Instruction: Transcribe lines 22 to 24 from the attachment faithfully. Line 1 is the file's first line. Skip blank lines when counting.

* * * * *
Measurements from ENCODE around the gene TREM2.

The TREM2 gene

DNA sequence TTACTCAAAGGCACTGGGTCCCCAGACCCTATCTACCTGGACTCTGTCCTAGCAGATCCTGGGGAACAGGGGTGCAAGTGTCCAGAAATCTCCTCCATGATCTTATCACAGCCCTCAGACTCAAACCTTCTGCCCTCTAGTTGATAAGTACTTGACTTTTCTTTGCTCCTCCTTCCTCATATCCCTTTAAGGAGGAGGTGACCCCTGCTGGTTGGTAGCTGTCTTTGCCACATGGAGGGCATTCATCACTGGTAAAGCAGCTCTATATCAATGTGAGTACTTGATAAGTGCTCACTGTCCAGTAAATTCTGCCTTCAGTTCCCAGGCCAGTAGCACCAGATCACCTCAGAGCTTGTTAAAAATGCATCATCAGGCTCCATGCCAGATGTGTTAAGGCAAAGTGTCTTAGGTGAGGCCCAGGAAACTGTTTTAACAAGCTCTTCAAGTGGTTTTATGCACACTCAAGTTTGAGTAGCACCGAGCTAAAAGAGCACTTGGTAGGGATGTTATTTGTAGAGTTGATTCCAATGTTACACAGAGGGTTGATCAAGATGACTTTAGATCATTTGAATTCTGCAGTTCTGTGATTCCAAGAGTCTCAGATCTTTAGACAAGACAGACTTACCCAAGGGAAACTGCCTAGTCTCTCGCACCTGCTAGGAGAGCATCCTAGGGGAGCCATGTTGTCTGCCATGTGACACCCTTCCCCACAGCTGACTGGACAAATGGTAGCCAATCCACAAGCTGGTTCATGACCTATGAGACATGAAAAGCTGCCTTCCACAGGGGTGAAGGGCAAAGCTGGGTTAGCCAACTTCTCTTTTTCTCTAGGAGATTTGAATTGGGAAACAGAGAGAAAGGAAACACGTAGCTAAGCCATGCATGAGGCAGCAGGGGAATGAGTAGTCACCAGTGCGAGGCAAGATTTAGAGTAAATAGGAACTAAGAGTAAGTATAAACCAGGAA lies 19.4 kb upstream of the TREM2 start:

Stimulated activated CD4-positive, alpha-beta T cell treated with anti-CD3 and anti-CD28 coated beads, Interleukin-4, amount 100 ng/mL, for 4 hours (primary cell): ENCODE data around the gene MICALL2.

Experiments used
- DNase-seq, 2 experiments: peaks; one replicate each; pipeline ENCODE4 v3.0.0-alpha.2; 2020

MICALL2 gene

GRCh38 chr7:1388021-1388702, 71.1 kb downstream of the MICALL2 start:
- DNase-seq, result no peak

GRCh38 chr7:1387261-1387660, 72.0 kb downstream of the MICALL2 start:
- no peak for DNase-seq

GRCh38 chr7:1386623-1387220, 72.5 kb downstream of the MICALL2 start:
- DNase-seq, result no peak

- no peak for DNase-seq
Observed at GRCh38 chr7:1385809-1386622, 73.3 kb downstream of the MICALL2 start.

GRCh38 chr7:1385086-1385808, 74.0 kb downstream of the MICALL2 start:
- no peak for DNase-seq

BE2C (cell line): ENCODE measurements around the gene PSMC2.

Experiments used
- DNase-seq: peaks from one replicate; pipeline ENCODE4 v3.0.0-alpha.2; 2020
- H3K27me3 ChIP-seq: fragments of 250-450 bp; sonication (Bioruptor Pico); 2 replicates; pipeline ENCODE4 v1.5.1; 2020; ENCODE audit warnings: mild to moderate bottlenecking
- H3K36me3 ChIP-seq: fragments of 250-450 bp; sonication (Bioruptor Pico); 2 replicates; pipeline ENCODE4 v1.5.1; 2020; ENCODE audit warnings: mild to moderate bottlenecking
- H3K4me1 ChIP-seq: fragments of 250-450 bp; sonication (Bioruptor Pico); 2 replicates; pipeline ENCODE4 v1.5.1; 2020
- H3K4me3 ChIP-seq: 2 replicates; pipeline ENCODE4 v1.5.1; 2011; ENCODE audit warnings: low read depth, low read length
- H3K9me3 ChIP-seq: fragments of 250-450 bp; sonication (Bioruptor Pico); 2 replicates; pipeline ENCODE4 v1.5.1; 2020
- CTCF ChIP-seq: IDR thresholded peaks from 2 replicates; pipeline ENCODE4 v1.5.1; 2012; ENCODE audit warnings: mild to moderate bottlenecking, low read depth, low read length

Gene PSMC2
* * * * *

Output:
- H3K36me3 ChIP-seq: fragments of 250-450 bp; sonication (Bioruptor Pico); 2 replicates; pipeline ENCODE4 v1.5.1; 2020; ENCODE audit warnings: mild to moderate bottlenecking
- H3K4me1 ChIP-seq: fragments of 250-450 bp; sonication (Bioruptor Pico); 2 replicates; pipeline ENCODE4 v1.5.1; 2020
- H3K4me3 ChIP-seq: 2 replicates; pipeline ENCODE4 v1.5.1; 2011; ENCODE audit warnings: low read depth, low read length